I was ignorant of the Moore’s Ford mass lynching until I joined the news staff at The Walton Tribune.
I am trying to remedy that gap in my education.
I recently read one author’s take on the extent of the violence perpetuated against the Black community right here in Walton County. My editor, David Clemons, lent me a copy of “Robert E. Lee and Me,” by Ty Seidule. I read Chapter 3 first. I was shocked to learn of other similar crimes in Georgia, several of which occurred in my lifetime.
There are other books I also plan to read: “Fire in a Cane Break,” by Laura Wexler and “The Last Lynching,” by Anthony S. Pitch. These books focus on the atrocity committed at Moore’s Ford Bridge.
I want to understand what happened to George and Mae Murray Dorsey and Roger and Dorothy Malcom. I will never understand why it happened. I simply cannot comprehend the hate that drives people to commit evil acts against their fellow human beings who just happen to be different from them.
This past April I covered the annual walk to the bridge, and in July I wrote about the reenactment of the Moore’s Ford murders. Growing up observing Yom HaShoah — Holocaust Remembrance Day — I understand the importance of remembering victims of mass murder and the vow “Never again.”
I can only imagine the loss and frustration Walton County’s Black community must collectively feel about the crime and the fact it remains unsolved. Someone knows something and continues to hold back. Their silence makes them an accessory to the crime.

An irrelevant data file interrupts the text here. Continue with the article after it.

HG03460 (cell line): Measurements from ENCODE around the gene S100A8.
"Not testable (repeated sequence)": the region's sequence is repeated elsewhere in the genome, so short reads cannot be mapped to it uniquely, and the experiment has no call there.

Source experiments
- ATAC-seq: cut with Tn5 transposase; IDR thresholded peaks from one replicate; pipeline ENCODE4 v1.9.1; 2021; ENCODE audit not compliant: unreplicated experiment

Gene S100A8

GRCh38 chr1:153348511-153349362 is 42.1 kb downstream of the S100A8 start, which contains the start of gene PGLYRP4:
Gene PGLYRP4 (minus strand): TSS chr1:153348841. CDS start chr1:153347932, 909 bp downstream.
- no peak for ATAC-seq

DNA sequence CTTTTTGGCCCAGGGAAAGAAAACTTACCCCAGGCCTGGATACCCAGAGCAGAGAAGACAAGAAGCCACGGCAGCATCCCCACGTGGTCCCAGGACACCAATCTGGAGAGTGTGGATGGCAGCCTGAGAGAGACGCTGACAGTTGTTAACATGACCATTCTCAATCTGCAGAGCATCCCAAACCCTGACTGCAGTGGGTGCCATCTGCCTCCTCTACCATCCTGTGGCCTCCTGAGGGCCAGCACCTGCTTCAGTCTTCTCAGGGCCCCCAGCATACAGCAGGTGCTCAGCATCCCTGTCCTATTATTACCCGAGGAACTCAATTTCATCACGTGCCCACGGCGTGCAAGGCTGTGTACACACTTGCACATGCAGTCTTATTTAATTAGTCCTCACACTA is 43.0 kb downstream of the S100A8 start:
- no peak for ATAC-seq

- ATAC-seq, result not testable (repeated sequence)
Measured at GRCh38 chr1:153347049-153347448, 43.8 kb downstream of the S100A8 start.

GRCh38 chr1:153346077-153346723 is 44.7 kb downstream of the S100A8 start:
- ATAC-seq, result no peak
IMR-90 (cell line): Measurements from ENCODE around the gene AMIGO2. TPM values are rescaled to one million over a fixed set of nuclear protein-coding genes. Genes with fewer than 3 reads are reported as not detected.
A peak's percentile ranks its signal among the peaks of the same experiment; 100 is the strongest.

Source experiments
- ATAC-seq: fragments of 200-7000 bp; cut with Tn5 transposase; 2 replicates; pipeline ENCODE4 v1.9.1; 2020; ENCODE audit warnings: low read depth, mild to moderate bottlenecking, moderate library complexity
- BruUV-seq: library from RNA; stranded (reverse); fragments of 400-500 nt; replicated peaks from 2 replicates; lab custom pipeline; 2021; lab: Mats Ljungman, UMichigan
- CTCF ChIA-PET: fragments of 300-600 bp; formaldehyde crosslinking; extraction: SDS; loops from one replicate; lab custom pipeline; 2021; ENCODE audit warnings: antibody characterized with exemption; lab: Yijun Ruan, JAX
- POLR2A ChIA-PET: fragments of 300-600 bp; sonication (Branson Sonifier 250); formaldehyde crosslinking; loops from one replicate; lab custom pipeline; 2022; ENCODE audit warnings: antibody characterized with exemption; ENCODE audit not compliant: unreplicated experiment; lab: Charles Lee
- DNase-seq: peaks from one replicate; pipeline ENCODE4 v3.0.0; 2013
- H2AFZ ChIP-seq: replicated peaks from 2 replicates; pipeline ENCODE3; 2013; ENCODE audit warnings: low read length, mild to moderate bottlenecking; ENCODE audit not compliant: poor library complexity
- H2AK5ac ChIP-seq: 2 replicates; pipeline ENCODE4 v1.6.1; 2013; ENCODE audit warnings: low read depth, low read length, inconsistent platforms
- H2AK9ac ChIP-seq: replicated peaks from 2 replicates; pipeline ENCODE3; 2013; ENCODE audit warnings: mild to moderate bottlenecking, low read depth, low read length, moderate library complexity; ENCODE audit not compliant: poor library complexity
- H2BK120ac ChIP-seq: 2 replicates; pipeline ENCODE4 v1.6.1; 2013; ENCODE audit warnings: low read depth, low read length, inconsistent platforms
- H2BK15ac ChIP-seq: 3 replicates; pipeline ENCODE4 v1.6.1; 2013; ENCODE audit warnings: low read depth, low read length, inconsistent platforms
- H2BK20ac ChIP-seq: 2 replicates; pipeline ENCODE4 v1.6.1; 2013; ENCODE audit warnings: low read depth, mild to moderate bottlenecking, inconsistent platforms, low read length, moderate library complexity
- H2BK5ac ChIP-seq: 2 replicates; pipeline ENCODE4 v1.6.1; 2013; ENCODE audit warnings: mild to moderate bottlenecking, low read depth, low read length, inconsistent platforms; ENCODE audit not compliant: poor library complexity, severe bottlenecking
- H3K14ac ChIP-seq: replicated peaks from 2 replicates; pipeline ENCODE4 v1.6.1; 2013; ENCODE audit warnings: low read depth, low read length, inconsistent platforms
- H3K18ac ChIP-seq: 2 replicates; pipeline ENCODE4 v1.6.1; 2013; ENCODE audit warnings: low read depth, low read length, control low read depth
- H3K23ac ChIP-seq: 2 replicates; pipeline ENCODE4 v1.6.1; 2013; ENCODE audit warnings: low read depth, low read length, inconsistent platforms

I doubt any accomplices to the murders are still living.
I view it this way: Only 75 years separates the victims from their descendants — whether or not they are blood related. When we Jews celebrate our freedom each year at Passover, or grieve for the 6 million — it is as if we, personally, exalt or suffer along with our forbears. Time is fluid; the past is the present.
Therefore, this horrific slaying of four innocent people is just one step away from today’s generation. If it happened to them, it could happen to us.
I was touched by the emotion that overwhelmed Monroe City Councilwoman Myoshia Crawford when she described the Malcoms and Dorseys as family during a council work session on Sept. 7. Mayor John Howard and the council had discussed the draft letter acknowledging the lynching.
I was impressed when Diversity Advisory Board Chair and Co-Chair Rashaad Ansley and Carlos Thompson spoke to the City Council on Sept. 14.
Ansley said working toward racial equity today would give Monroe’s children hope for tomorrow.
Thompson asked for an apology, rather than an acknowledgment. And he also pointed out that there are individuals holding back valuable information about the lynching. Information that would hold the guilty accountable and allow the community to heal.
Councilman David Dickinson commented that his religious faith leads him to leave the world a better place. Which is why he has pledged to continue working toward repairing racial relations and addressing poverty in our community.
My religious faith commands the same. As it says in the Torah (Deuteronomy 16:18) “Tzedek, tzedek, tirdof,” meaning “Justice, justice, you shall pursue.”
Keeping silent is wrong. Do what is right. Speak.
Denise Etheridge is a staff writer for The Walton Tribune. Her email address is email@example.com.